Review by Josh Teggert
Accompanied by his band of “unique individuals”, P.T. Barnum aims to build a means of entertainment that could encompass anyone of any background. He showcases anyone with any talent, with a hint of exaggeration here and there, and indirectly invents ‘show business’ as a consequence. Barnum’s hypnotic charm is now accessible again through Hugh Jackman’s stunning display in The Greatest Showman, which, as a show in itself, fails to truly live up to its name.
That doesn’t mean it falls short everywhere though; there are indeed some pulse-racing sequences, a couple of catchy songs (not as many as other notable modern musicals) and the music scenes are frequently very smartly constructed. As mentioned, Jackman’s performance is one of his most inspired; he is a constant delight to watch and it is easy to see how much fun everyone had whilst filming. There are also moments that allow the likes of Zac Efron to shine as Phillip Carlyle, in his first musical outing in a decade. Other notable performances include Keala Seattle as Lettie Lutz and Rebecca Ferguson who nails the character of Jenny Lind.
However, The Greatest Showman’s biggest flaw is its exceedingly rushed narrative. The story speeds along like a train, leaving absolutely no time to gain a comprehensible appreciation of Barnum’s raw determination, or relate to many of the characters. This results in an often-uncomfortable viewing sensation, and at 1 hour 45 minutes runtime (including credits), one can’t help but feel this would have benefitted hugely from even just half an hour more.
The generally off-putting CGI – which was supposedly inserted to provide a more accurate depiction of the extraordinary events – adds to this inconsistent experience. Naturally, health and safety would’ve prevented an *actual* elephant walking the streets of downtown Manhattan, but the scenes inside the circus are bombarded with special effects and impossible camera angles, reducing the film to what feels like a series of distractions. Too much is going on to appreciate the overall spectacle, making it hard at times to focus one’s attention, unless prompted by Barnum. Perhaps this is a metaphor for the scale of Barnum’s achievement and ambition, but that notion doesn’t translate as well onto the screen as one may have hoped.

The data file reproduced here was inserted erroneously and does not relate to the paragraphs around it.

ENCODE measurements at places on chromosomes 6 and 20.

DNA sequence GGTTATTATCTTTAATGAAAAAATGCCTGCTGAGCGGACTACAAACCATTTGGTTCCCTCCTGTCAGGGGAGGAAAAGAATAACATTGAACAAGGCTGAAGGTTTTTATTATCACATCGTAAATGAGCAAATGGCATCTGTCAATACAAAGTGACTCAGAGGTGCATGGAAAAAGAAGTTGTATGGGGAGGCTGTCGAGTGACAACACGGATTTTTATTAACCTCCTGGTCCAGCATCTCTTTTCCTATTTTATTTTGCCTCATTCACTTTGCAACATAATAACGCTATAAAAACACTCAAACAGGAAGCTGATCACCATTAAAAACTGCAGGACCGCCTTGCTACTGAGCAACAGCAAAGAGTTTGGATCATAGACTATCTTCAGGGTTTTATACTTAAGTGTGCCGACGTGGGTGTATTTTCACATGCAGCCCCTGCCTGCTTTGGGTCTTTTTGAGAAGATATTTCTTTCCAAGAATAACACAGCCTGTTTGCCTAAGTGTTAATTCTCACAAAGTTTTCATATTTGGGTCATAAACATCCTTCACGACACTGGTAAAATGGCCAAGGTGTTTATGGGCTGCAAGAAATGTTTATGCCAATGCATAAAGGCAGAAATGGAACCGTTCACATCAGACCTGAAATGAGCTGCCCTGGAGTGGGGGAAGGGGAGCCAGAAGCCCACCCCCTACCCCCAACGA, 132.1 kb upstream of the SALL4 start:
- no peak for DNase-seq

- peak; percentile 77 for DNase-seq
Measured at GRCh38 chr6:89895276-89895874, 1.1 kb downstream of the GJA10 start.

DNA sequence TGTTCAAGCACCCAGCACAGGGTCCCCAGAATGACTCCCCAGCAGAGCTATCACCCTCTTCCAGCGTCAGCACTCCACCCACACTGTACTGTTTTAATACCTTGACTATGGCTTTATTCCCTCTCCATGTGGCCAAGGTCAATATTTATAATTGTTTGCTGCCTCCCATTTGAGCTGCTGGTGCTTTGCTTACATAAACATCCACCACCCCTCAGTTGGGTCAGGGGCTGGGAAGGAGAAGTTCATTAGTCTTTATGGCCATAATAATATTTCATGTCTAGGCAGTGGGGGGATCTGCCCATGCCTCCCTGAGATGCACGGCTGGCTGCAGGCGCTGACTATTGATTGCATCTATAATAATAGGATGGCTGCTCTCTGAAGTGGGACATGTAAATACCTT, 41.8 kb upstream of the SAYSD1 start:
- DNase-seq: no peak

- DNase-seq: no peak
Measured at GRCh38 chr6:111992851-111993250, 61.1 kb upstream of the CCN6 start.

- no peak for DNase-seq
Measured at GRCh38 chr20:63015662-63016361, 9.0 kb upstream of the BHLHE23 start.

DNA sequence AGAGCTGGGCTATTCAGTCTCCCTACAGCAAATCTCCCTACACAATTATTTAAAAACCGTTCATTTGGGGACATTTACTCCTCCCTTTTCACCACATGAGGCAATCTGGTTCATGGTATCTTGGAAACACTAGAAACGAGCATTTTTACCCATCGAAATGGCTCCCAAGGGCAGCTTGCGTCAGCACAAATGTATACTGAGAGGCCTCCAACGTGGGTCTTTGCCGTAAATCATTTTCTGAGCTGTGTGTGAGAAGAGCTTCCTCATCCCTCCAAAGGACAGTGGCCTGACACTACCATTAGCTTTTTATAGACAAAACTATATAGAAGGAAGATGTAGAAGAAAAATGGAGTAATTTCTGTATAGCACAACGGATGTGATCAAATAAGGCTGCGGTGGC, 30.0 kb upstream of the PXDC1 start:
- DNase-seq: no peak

Yet when first-time Director Michael Gracey takes the approach of less-is-more, the product is much more relatable. The Greatest Showman is unquestionably at its best during the bar sequences, with glasses being hit on the table perfectly in sync with the music (cue Baby Driver flashbacks) and no overly convoluted visual effects. One can’t help but feel enamoured by Ashley Allen, Mathieu Leopold and Jenny Griffin’s choreography. It is at these moments that the viewer can truly appreciate the filmmaker’s commitment to pure entertainment, and this is one of the most prominent feelings that I felt walking out of the cinema.
It certainly isn’t the greatest show you’ll ever see, but it is fun enough to make it worth the watch for a bit of light entertainment.